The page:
She said: ‘They rushed me into the theatre and immediately had to clear up the internal bleeding.’
The following year, the exhausted couple moved back to the UK, and decided not to go ahead with any more fertility treatments.
In 2015, Caroline and operations manager Roy adopted a 10-month-old little boy.
It took two years for them to welcome their first son, now six, and they thought that their little family was complete.
On Christmas day in 2016 Caroline suffered a second ruptured ovarian cyst.
Caroline and Roy married in 2001 and moved to Germany for his work in the army, before they started trying for a family
She said: ‘I lost about two pints of blood and one of my ovaries was removed – it was hugely traumatic.
‘I felt more terrible for my son, though, because it was his Christmas day that was being ruined.’
Caroline was then diagnosed with endometriosis, a condition where tissue similar to the womb lining begins growing in other places such as the ovaries.
It is thought over 10 per cent of women worldwide have this condition that can affect fertility.
Caroline said she might never have had Jorge if Covid hadn’t postponed her ovary operation just long enough for her to fall pregnant
Caroline continued to be in a lot of pain and eventually made the decision to have her second ovary removed, which would make her infertile.
She said: ‘In the end I had to ring my consultant and tell him I couldn’t continue with the pain and looking after my son who has complex needs – it was all too much.’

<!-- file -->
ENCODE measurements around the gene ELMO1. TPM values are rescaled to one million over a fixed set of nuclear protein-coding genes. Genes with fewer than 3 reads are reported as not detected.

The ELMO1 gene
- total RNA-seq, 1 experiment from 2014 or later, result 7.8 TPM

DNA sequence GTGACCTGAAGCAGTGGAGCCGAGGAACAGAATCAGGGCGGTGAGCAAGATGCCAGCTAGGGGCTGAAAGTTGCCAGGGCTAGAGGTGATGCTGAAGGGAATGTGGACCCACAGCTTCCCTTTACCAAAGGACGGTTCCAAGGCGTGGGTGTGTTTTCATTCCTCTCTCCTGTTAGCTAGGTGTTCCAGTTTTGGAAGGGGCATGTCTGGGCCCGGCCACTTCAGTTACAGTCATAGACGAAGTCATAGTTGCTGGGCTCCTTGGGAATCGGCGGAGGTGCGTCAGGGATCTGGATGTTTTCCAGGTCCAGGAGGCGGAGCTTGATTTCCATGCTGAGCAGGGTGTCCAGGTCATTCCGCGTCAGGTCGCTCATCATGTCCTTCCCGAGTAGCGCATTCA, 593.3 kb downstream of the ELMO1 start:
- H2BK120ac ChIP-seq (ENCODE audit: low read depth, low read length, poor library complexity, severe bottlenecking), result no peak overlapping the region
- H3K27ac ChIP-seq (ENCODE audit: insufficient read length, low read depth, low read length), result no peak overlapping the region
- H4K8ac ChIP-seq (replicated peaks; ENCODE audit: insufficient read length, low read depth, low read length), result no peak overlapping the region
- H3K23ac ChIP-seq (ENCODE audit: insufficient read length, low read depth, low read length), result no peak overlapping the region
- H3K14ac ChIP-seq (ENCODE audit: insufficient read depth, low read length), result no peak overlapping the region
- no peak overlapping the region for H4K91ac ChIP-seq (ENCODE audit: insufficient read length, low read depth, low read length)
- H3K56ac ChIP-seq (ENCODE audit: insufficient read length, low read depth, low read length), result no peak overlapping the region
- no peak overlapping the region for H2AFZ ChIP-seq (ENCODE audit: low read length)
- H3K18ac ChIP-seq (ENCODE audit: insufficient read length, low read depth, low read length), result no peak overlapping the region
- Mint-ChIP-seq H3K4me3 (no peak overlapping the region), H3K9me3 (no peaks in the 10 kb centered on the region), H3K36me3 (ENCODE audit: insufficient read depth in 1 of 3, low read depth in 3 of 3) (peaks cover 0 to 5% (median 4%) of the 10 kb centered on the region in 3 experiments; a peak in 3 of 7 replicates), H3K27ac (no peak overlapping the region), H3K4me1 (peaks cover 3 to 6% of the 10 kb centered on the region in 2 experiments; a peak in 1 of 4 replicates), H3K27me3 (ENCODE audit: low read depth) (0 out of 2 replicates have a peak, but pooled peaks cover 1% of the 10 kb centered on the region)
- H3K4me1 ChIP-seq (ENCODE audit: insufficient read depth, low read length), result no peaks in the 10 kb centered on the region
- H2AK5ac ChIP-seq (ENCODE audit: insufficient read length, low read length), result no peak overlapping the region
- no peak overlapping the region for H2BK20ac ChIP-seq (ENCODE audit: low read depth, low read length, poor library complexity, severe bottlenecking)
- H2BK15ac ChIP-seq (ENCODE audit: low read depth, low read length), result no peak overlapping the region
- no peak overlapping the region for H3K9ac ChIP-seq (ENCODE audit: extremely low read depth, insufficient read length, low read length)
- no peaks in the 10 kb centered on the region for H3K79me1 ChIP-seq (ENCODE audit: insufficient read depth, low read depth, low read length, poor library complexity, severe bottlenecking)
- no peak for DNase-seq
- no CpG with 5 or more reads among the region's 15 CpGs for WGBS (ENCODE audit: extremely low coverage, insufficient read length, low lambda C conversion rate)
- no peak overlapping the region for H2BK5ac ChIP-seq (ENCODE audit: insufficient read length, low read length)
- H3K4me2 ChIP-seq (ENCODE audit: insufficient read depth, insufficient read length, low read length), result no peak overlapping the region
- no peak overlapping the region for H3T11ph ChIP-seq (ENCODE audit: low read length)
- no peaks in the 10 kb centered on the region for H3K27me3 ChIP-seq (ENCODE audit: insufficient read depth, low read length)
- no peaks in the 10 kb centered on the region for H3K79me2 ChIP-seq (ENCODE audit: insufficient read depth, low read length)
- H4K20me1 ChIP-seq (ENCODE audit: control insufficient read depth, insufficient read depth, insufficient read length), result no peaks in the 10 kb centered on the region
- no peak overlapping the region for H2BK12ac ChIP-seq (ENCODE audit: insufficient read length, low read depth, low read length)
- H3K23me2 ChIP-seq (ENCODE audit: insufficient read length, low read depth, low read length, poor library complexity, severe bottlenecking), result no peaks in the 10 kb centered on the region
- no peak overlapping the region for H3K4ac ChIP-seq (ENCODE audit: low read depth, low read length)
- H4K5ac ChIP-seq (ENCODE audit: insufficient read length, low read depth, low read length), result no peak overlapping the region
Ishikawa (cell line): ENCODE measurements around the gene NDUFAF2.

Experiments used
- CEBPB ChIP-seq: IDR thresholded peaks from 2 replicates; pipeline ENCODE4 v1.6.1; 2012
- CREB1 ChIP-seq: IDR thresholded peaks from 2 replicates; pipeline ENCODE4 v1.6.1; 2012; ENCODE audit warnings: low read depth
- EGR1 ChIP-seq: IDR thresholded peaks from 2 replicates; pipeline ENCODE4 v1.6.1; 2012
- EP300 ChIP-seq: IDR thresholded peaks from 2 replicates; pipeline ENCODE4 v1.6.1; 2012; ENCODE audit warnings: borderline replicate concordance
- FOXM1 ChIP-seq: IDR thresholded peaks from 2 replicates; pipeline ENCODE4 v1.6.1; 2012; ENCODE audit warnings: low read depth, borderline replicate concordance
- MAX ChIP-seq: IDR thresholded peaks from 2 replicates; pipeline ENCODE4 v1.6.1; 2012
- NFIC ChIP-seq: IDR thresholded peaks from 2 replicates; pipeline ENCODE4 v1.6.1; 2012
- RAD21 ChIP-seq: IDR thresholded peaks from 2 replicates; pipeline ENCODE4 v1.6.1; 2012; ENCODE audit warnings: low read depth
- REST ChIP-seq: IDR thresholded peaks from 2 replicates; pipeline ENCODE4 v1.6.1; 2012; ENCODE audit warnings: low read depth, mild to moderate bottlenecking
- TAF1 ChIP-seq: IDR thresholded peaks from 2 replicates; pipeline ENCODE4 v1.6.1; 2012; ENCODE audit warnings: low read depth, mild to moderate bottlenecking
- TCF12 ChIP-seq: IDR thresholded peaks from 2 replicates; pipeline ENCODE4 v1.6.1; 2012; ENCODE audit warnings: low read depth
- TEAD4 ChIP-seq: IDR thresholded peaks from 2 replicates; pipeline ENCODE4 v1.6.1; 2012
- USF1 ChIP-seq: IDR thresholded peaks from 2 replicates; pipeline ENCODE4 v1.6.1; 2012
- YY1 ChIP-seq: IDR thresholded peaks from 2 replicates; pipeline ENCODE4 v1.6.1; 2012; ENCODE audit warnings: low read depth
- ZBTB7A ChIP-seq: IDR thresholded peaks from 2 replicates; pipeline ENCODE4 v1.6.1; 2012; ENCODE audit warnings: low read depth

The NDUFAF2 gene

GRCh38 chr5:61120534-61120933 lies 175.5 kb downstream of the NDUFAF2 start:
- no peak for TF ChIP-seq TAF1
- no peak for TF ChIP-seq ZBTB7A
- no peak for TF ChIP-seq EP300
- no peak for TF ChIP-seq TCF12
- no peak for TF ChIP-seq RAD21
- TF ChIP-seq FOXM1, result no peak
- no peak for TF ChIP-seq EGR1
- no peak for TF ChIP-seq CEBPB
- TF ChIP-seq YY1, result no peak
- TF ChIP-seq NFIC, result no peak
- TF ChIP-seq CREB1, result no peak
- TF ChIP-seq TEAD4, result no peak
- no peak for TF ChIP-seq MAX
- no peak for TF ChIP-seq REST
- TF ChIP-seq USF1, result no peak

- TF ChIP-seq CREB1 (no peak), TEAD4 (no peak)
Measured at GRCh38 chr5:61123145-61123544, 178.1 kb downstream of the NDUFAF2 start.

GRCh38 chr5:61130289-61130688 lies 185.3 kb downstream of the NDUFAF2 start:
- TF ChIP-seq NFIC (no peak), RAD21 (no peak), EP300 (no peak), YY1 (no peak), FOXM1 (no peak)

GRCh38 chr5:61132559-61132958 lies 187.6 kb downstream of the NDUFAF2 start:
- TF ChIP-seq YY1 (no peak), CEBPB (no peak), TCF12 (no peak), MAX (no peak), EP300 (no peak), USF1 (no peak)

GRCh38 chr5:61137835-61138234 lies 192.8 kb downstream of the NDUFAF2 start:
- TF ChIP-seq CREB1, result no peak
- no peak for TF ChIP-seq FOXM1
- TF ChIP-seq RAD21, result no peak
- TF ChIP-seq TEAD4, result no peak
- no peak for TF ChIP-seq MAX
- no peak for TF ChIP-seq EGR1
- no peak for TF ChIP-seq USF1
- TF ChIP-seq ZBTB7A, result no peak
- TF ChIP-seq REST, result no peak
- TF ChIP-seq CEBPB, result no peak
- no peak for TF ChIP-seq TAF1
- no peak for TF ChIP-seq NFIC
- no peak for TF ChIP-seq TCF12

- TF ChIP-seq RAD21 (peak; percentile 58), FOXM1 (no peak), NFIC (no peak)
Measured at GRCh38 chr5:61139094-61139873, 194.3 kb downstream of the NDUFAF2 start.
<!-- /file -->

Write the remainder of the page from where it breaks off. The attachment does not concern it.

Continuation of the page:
She began pre-op prep in February 2020 – with the surgery due to follow very shortly after – but everything was put on hold when Covid hit.
Caroline was finally undergoing pre-op prep again in September 2020 when she found out she was 16 weeks pregnant.
Caroline was finally undergoing pre-op prep again in September 2020 after the pandemic hit, when she found out she was 16 weeks pregnant
The new mother said: ‘I had a scan, and the nurse told me, “your ovary looks fine, but you’re actually pregnant.”
‘My stomach had been swollen but I just assumed it was the cyst growing. I remember thinking “Oh my god, what is my husband going to say!”‘
She waited to tell Roy the news to his face, but when she got home he’d already guessed she was pregnant because he said he could hear her smiling down the phone.
She said it never would have happened if Covid hadn’t postponed her ovary op just long enough for her to fall pregnant, revealing: ‘We were both in complete shock for a few days.’
Caroline now believes her son Jorge is a ‘miracle baby’ and said she feels ‘so grateful’ to have welcomed her second son
Caroline gave birth to her son Jorge Albert Darlington on March 29 at Warrington General Hospital – where Caroline was due to have her ovaries removed – weighing a healthy 11lb 4oz.
She said: ‘We feel our new arrival is a miracle, that would never had happened if there hadn’t been a pandemic.’
The family are ‘very smitten’, with Caroline revealing: ‘We feel grateful for our blessing and let people know out there that you should never give up hope!’
WHAT IS ENDOMETRIOSIS?
Endometriosis occurs when cells in the lining of the womb are found elsewhere in the body.
Each month, these cells react in the same way as those in the womb; building up, breaking down and bleeding. Yet, the blood has no way to escape the body.
Symptoms include pain, heavy periods and fatigue, as well as a higher risk of infertility, and bowel and bladder problems.
Its cause is unknown but may be genetic, related to problems with the immune system or exposure to chemicals.
Treatment focuses on pain relief and improving quality of life, which may include surgery or hormone treatment.
Source: Endometriosis UK